Sexy Fish out of water

During a recent visit to London, I decide to cast aside my copy of Europe on a Shoestring, and instead immerse myself in the city as it is presented in The Mail Online. My itinerary, I’m sure, will be familiar to readers of that esteemed publication. Holland Park, Nobu, Notting Hill and The Chiltern Firehouse promise ready entry to the world frequented by the likes of Kate Moss and Rita Ora — a world lit softly enough to compliment one’s bone structure, but harshly enough to necessitate the wearing of sunglasses after dark (a symptom, presumably, of the omnipresent paparazzi).

The locations I plan to visit, clustered around Hyde Park in London’s west, represent an intersection of London’s old money crowd, its Russian magnate expat community, and the movers and shakers who seemingly fashion themselves on the city’s ’90s Primrose set. (It’s difficult to tell how many generations past the Jude Law-Sadie Frost-Liam Gallagher-et-al incarnation of Cool Britannia we are today, given the revolving door of ‘it’ girls debuted by Tatler on a bi-monthly basis.)

In addition to these London sub-cultures, of course, there are the rubbernecking tourists such as myself. I’m surprised, though, at the relative dearth of this breed when I explore upmarket shopping district Knightsbridge. Crowds of visitors press around the flagship Harrods store on Brompton Street, admiring their newly-purchased, retailer-branded umbrellas and plastic tote bags, but otherwise the area boasts fewer tourists than almost anywhere I visit in London.

Instead of zig-zagging tour groups, Knightsbridge’s Sloane Street plays host to Mercs and Beamers, their drivers cupping pints of milk* and flicking through The Sun while they await the return of their clients. Said clients traipse between the street’s set of high-end retailers: Gucci, Burberry, Salvatore Ferragamo, Tom Ford, Ermenegildo Zegna.

As I walk up Sloane Street, it becomes clear that I am not equipped to enter these premises. Each shop’s door is guarded by an intimidatingly-muscled doorman, scrutinising the gait and the wardrobe of prospective entrants. My outfit — head to toe Kathmandu, darling — has been chosen with functionality prioritised over style and so, I assume, fails to meet the requirements for admission. As a result, I dare not make eye contact with the gatekeepers, experiencing Sloane Street from the wrong side of the shops’ glass panelling.

Even from a distance, the boutiques’ goings-on are easy to observe. I can almost hear the whispering of tissue paper, as garments are carefully folded and placed into padded, pastel boxes by shop assistants. Still, though, I wish I had the panache (and the funds) to charge through the doors of Dolce & Gabbana, demanding a ten thousand pound coat to replace my eighty dollar fleece.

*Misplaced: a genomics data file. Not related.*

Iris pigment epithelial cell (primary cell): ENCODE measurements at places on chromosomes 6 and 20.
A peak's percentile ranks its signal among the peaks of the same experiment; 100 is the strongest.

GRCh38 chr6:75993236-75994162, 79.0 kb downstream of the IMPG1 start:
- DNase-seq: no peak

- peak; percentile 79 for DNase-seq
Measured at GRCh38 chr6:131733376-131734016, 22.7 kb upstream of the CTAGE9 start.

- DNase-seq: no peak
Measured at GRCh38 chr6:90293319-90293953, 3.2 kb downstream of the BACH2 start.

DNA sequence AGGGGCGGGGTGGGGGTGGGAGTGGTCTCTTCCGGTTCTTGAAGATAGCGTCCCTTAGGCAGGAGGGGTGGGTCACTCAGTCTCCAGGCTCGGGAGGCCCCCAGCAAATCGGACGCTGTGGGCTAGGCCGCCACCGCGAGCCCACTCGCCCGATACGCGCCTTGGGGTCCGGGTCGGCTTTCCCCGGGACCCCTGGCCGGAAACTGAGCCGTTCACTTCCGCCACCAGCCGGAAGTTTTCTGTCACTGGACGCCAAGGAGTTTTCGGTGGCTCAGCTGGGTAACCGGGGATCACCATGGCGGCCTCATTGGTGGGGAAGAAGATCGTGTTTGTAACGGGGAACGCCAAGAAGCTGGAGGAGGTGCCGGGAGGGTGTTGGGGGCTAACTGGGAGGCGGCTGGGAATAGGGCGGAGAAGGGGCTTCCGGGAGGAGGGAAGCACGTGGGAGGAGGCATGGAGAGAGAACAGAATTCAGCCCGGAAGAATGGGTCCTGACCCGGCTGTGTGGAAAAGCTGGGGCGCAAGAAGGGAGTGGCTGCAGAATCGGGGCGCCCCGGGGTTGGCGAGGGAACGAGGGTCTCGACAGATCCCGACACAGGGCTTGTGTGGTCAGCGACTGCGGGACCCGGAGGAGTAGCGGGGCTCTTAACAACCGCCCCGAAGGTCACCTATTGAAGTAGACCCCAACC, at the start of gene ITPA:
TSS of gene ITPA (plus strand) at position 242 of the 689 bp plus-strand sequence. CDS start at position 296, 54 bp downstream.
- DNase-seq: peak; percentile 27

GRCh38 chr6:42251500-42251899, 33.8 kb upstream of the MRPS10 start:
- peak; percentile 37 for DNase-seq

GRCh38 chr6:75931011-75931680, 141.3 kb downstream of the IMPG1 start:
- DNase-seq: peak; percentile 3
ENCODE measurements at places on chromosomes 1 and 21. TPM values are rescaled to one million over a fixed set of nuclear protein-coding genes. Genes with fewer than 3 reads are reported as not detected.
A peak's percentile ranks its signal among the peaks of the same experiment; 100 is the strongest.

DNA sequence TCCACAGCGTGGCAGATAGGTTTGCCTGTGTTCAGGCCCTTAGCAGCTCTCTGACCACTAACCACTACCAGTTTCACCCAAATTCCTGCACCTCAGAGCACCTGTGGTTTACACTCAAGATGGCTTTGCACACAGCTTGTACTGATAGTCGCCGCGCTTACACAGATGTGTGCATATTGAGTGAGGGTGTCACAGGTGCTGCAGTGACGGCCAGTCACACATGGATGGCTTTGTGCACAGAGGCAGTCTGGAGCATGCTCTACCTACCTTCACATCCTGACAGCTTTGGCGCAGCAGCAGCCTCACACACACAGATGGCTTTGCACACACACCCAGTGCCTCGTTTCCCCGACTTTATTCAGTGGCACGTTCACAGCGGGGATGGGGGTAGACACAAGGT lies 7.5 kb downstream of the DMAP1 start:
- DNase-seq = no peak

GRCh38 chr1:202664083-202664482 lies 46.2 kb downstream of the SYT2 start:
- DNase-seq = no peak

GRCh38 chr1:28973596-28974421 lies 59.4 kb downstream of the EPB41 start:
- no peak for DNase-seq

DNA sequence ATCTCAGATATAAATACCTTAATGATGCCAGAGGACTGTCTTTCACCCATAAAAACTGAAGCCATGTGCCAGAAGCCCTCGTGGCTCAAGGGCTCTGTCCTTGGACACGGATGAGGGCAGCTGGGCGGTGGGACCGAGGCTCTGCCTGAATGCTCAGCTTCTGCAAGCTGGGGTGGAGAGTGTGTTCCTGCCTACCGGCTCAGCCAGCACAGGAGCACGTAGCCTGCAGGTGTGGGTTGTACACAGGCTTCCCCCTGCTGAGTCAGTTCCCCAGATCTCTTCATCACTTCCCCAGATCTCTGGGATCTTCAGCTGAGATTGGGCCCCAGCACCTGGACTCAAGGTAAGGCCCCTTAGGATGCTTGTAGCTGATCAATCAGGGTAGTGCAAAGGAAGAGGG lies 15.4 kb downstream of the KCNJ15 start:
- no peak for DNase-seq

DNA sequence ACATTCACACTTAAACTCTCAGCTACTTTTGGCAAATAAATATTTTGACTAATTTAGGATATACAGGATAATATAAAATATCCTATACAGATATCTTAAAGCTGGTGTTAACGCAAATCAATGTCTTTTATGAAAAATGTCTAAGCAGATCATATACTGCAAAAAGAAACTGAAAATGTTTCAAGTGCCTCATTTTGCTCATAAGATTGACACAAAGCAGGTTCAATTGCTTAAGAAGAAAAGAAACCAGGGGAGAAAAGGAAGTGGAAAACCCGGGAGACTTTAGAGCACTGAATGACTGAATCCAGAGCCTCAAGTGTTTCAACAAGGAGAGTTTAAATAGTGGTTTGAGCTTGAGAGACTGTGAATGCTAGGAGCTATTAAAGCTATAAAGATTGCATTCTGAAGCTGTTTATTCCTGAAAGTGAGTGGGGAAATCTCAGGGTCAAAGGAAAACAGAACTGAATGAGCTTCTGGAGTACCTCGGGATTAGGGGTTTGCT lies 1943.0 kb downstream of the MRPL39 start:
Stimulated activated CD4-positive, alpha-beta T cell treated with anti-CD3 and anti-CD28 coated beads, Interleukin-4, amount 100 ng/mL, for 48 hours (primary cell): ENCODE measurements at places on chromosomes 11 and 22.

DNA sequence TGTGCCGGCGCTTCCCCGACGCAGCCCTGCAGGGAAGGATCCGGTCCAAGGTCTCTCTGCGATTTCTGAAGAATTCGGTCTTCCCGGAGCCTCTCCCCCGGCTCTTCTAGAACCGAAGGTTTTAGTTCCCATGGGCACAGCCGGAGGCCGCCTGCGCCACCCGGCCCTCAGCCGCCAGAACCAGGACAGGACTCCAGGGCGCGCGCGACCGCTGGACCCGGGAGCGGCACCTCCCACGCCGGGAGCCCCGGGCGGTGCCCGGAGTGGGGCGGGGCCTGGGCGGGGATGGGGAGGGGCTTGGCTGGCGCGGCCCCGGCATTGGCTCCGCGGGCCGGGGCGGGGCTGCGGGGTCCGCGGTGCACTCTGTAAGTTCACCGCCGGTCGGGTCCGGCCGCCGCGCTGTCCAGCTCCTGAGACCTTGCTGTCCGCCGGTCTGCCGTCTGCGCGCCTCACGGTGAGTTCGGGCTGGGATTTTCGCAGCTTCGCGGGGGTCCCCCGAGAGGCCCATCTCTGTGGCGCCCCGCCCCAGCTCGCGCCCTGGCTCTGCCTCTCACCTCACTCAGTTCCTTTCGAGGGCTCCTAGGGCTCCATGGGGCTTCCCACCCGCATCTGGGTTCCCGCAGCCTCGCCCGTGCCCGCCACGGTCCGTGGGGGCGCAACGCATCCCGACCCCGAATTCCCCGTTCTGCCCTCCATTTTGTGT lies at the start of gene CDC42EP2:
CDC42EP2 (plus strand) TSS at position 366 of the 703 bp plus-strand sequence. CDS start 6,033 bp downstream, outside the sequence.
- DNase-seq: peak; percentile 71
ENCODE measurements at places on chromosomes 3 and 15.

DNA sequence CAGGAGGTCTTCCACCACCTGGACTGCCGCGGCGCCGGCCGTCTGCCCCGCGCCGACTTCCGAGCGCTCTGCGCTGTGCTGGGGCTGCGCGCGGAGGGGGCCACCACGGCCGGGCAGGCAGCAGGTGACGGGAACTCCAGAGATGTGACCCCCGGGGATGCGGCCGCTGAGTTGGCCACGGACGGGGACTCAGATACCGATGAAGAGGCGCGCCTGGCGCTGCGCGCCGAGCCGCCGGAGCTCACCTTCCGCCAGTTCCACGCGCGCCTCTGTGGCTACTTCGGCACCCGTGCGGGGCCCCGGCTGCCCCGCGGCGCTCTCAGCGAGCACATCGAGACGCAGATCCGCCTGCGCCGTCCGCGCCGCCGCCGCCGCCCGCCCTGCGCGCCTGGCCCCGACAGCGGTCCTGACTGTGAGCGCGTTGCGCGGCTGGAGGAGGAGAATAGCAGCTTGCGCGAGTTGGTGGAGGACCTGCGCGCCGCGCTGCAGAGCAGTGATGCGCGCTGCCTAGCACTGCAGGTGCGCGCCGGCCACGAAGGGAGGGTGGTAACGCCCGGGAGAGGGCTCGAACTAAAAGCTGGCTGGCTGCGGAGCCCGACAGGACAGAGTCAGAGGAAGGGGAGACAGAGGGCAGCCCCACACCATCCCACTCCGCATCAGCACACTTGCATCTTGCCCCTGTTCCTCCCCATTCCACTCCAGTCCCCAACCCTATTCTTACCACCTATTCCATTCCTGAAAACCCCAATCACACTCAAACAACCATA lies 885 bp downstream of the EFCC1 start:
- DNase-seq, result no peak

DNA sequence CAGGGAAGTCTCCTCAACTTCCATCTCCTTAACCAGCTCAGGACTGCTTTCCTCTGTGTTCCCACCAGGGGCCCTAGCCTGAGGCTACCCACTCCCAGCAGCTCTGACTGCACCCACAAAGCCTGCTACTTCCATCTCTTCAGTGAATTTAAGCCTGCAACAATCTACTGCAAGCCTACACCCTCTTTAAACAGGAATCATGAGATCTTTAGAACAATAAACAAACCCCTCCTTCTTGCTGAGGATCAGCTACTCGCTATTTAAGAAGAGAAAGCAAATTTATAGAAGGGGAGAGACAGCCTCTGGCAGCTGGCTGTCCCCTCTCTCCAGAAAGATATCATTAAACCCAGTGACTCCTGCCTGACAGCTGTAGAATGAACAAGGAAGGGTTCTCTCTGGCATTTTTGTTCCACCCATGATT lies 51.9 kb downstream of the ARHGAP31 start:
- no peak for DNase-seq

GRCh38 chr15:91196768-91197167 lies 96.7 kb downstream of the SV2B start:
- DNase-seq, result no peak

Having failed to broach the walls of elite London, I resolve to try again. I am surprised by the ease with which I was able to book a table at Sexy Fish — given its apparent status as London’s restaurant of the moment, I had suspected that I’d need to know someone who knew someone (which I don’t) in order to reserve a space. The night before our booking, I sit at (or, rather hunch over) my laptop, bent within the fifty-odd centimetres of space above my hostel bunk bed, and do my pre-reading. I check for a dress code (there is none, officially) and screen the menu for items within stratospheres of my price range (there are a few, unexpectedly).

The following evening I retrieve my skinniest jeans, a collared shirt and my trusty leather boots, and arrive at Berkely Square at five minutes to six. Upon entry to Sexy Fish, the connection between its name and its fit-out becomes as clear as the bluest of waters. An enormous Damien Hirst mermaid sculpture hangs over the kitchen, dozens of papier-mâché-esque fish dangle above the bar, and the window panes are numerous enough to house an internal waterfall.

Spectacular though its interiors may be, the Sexy Fish aquarium lacks the shimmering specimens I had hoped to spot. Its clientele, while certainly well-heeled, is staid: ladies on the tail end of long lunches, expats talking business and curious tourists are clustered across the restaurant’s floor. The beautiful, darting specimens of London’s celebrity circuit have swum out of my reach once again (perhaps upstream to the restaurant’s private dining room), leaving me to enjoy plump edamame and oysters surrounded by the hum-drum of wealth, but not fame. Still — at least I managed to make it past the doorman.

*Please, can somebody explain — why is drinking milk straight a thing in England?


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